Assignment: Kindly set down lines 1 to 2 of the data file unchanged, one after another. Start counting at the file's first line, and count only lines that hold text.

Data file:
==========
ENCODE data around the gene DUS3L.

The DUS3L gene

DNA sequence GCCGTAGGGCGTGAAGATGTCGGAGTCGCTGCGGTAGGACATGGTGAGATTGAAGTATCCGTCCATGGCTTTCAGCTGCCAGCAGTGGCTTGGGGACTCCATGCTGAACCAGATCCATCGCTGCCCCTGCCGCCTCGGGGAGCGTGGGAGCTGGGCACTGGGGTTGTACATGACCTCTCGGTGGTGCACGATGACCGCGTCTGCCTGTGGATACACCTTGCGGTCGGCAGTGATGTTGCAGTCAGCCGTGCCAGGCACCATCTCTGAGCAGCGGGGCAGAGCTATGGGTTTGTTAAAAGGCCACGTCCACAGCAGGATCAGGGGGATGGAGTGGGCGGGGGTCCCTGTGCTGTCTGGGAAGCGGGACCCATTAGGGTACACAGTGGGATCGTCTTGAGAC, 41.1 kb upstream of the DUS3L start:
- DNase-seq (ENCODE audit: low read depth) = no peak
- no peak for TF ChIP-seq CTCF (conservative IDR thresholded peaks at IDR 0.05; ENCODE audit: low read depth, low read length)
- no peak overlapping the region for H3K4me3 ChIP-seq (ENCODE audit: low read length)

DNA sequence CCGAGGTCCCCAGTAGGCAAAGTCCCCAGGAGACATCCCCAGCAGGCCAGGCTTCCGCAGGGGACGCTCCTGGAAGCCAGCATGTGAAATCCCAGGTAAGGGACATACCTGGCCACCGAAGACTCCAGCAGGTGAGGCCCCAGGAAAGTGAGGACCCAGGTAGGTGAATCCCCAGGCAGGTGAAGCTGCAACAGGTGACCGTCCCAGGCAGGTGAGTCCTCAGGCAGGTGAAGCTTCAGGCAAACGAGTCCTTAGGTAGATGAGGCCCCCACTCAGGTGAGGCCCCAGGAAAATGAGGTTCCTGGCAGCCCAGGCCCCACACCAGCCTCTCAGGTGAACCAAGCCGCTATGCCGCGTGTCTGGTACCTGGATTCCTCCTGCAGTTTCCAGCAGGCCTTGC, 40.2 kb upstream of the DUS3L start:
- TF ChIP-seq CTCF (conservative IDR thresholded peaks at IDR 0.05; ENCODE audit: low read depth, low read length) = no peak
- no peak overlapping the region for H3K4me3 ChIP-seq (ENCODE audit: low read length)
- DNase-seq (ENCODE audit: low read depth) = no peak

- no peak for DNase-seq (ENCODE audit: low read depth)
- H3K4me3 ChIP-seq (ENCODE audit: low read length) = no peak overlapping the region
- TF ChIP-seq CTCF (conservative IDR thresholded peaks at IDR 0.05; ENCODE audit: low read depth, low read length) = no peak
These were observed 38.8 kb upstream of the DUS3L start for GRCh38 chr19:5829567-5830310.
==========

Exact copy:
ENCODE data around the gene DUS3L.

The DUS3L gene